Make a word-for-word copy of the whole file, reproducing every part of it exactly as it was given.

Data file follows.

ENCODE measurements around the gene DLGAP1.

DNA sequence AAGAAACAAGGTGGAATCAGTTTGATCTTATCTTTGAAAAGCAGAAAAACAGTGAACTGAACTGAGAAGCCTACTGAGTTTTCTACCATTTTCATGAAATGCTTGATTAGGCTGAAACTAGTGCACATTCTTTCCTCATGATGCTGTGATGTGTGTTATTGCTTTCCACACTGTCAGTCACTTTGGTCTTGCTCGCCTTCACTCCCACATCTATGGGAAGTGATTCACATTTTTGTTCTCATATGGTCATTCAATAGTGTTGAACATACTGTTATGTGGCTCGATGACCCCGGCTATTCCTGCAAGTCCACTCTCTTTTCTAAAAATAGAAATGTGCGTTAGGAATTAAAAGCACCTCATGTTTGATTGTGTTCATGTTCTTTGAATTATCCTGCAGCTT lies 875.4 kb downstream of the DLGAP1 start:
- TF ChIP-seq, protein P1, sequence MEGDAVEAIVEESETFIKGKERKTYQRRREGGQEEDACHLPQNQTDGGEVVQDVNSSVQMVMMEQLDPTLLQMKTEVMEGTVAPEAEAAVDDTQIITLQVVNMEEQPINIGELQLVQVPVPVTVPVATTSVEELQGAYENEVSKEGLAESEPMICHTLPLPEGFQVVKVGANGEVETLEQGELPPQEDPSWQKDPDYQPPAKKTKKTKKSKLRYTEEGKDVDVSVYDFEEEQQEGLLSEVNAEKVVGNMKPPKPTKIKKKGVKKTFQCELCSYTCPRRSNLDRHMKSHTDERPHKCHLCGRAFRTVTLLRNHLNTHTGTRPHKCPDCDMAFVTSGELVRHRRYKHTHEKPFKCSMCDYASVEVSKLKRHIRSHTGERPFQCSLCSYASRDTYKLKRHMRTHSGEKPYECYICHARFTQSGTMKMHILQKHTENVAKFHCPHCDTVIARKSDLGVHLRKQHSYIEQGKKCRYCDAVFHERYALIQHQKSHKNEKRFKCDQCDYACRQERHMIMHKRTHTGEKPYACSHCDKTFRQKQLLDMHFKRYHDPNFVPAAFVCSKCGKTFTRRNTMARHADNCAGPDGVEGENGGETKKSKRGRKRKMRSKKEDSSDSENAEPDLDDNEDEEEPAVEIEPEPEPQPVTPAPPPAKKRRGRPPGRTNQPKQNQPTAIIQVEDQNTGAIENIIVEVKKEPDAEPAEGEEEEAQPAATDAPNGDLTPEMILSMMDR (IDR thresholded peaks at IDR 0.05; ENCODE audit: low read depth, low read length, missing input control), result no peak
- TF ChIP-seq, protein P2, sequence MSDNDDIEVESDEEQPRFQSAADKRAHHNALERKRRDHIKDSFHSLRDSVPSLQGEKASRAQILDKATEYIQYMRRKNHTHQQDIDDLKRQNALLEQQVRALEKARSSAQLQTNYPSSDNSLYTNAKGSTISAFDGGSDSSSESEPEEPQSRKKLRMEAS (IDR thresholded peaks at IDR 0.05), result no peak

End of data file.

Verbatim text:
ENCODE measurements around the gene DLGAP1.

DNA sequence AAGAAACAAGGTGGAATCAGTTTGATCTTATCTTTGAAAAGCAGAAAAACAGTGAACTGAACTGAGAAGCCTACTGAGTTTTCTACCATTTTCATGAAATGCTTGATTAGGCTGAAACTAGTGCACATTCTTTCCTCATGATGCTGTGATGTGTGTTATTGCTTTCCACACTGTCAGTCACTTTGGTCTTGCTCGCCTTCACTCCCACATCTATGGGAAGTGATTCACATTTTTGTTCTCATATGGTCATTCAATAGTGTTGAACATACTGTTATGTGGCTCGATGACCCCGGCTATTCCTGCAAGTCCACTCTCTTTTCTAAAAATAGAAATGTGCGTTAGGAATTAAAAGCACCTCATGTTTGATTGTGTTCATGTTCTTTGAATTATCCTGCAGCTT lies 875.4 kb downstream of the DLGAP1 start:
- TF ChIP-seq, protein P1, sequence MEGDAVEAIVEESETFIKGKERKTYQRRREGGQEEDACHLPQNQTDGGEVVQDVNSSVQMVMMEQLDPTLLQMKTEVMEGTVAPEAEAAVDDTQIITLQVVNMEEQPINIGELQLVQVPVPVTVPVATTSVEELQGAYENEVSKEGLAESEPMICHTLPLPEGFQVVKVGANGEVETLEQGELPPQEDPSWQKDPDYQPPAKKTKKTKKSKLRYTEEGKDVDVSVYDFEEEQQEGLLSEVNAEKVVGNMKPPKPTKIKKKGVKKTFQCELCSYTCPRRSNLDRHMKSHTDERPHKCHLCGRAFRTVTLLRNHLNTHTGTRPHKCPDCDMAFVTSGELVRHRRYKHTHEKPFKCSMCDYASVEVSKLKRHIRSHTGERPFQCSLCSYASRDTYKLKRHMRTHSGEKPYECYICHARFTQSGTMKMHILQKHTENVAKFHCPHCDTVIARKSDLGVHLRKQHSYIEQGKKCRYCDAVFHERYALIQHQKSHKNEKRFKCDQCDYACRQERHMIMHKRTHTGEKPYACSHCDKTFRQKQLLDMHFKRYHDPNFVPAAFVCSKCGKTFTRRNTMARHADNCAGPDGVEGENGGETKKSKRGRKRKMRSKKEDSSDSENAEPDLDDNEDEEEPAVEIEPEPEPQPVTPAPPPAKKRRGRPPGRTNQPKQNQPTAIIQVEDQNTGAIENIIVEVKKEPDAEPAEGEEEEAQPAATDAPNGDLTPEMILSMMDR (IDR thresholded peaks at IDR 0.05; ENCODE audit: low read depth, low read length, missing input control), result no peak
- TF ChIP-seq, protein P2, sequence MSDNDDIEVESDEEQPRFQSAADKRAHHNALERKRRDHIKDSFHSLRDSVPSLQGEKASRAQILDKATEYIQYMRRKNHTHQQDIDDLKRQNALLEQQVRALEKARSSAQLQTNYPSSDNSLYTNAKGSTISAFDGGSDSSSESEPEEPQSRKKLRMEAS (IDR thresholded peaks at IDR 0.05), result no peak